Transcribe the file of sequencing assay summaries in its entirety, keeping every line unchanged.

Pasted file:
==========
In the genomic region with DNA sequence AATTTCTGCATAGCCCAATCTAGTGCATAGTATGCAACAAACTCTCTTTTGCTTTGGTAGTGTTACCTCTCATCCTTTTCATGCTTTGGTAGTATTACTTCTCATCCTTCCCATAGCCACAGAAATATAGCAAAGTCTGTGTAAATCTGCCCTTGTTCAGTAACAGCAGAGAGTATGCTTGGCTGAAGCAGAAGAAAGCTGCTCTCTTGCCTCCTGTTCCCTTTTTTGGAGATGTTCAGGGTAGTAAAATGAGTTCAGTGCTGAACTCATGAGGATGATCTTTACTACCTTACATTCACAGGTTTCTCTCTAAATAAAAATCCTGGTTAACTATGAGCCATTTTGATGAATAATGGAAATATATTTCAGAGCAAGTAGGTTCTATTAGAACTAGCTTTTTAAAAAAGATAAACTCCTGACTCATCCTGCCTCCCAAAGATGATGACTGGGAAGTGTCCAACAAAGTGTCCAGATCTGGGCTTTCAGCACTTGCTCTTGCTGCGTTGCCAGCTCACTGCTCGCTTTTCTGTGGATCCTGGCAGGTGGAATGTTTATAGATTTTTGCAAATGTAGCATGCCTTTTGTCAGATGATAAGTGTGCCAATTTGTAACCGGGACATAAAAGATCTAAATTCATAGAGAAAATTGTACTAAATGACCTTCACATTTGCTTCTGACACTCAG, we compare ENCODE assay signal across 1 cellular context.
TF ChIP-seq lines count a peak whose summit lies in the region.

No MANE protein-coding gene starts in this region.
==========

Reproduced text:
In the genomic region with DNA sequence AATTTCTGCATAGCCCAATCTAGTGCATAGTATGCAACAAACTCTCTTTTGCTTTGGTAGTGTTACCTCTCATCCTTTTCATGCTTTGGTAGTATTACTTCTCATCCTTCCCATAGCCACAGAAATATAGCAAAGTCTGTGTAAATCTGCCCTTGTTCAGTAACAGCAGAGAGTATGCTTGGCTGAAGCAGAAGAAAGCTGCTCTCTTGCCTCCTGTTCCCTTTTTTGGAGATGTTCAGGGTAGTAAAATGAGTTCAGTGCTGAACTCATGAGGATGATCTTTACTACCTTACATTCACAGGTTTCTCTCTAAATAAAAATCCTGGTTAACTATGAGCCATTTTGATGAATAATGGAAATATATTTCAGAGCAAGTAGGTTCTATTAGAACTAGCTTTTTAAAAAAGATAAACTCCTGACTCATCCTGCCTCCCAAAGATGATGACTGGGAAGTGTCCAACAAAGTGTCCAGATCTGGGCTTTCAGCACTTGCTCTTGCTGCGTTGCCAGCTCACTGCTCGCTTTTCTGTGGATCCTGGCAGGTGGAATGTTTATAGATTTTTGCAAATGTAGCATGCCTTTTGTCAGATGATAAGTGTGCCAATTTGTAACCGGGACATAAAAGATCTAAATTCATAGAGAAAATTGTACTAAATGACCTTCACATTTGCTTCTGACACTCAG, we compare ENCODE assay signal across 1 cellular context.
TF ChIP-seq lines count a peak whose summit lies in the region.

No MANE protein-coding gene starts in this region.